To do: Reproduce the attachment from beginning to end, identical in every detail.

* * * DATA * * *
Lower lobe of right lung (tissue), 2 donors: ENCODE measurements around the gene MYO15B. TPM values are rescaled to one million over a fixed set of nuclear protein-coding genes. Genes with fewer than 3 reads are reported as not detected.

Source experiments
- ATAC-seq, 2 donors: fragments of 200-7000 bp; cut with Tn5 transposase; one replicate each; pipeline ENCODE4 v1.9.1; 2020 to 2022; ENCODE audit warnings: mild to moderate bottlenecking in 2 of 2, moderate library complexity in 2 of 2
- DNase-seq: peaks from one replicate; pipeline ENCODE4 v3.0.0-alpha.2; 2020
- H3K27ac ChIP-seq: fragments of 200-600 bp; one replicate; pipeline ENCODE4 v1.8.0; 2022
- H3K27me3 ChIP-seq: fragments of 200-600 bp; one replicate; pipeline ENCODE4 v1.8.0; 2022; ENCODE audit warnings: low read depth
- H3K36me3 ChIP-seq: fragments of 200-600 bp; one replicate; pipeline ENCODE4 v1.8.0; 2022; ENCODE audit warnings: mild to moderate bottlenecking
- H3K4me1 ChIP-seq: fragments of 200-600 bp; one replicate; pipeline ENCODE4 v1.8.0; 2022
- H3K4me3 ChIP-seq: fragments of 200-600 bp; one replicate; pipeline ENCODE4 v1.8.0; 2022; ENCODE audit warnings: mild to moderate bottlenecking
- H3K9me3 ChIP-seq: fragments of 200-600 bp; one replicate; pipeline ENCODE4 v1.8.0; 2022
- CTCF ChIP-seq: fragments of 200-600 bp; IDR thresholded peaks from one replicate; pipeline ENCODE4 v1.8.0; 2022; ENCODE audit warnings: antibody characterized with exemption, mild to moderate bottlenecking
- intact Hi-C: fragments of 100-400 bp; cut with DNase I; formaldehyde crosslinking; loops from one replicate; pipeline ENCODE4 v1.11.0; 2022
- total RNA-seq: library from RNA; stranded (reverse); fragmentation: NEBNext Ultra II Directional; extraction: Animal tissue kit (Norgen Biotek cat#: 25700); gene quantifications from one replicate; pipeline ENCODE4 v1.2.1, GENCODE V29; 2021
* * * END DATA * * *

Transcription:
Lower lobe of right lung (tissue), 2 donors: ENCODE measurements around the gene MYO15B. TPM values are rescaled to one million over a fixed set of nuclear protein-coding genes. Genes with fewer than 3 reads are reported as not detected.

Source experiments
- ATAC-seq, 2 donors: fragments of 200-7000 bp; cut with Tn5 transposase; one replicate each; pipeline ENCODE4 v1.9.1; 2020 to 2022; ENCODE audit warnings: mild to moderate bottlenecking in 2 of 2, moderate library complexity in 2 of 2
- DNase-seq: peaks from one replicate; pipeline ENCODE4 v3.0.0-alpha.2; 2020
- H3K27ac ChIP-seq: fragments of 200-600 bp; one replicate; pipeline ENCODE4 v1.8.0; 2022
- H3K27me3 ChIP-seq: fragments of 200-600 bp; one replicate; pipeline ENCODE4 v1.8.0; 2022; ENCODE audit warnings: low read depth
- H3K36me3 ChIP-seq: fragments of 200-600 bp; one replicate; pipeline ENCODE4 v1.8.0; 2022; ENCODE audit warnings: mild to moderate bottlenecking
- H3K4me1 ChIP-seq: fragments of 200-600 bp; one replicate; pipeline ENCODE4 v1.8.0; 2022
- H3K4me3 ChIP-seq: fragments of 200-600 bp; one replicate; pipeline ENCODE4 v1.8.0; 2022; ENCODE audit warnings: mild to moderate bottlenecking
- H3K9me3 ChIP-seq: fragments of 200-600 bp; one replicate; pipeline ENCODE4 v1.8.0; 2022
- CTCF ChIP-seq: fragments of 200-600 bp; IDR thresholded peaks from one replicate; pipeline ENCODE4 v1.8.0; 2022; ENCODE audit warnings: antibody characterized with exemption, mild to moderate bottlenecking
- intact Hi-C: fragments of 100-400 bp; cut with DNase I; formaldehyde crosslinking; loops from one replicate; pipeline ENCODE4 v1.11.0; 2022
- total RNA-seq: library from RNA; stranded (reverse); fragmentation: NEBNext Ultra II Directional; extraction: Animal tissue kit (Norgen Biotek cat#: 25700); gene quantifications from one replicate; pipeline ENCODE4 v1.2.1, GENCODE V29; 2021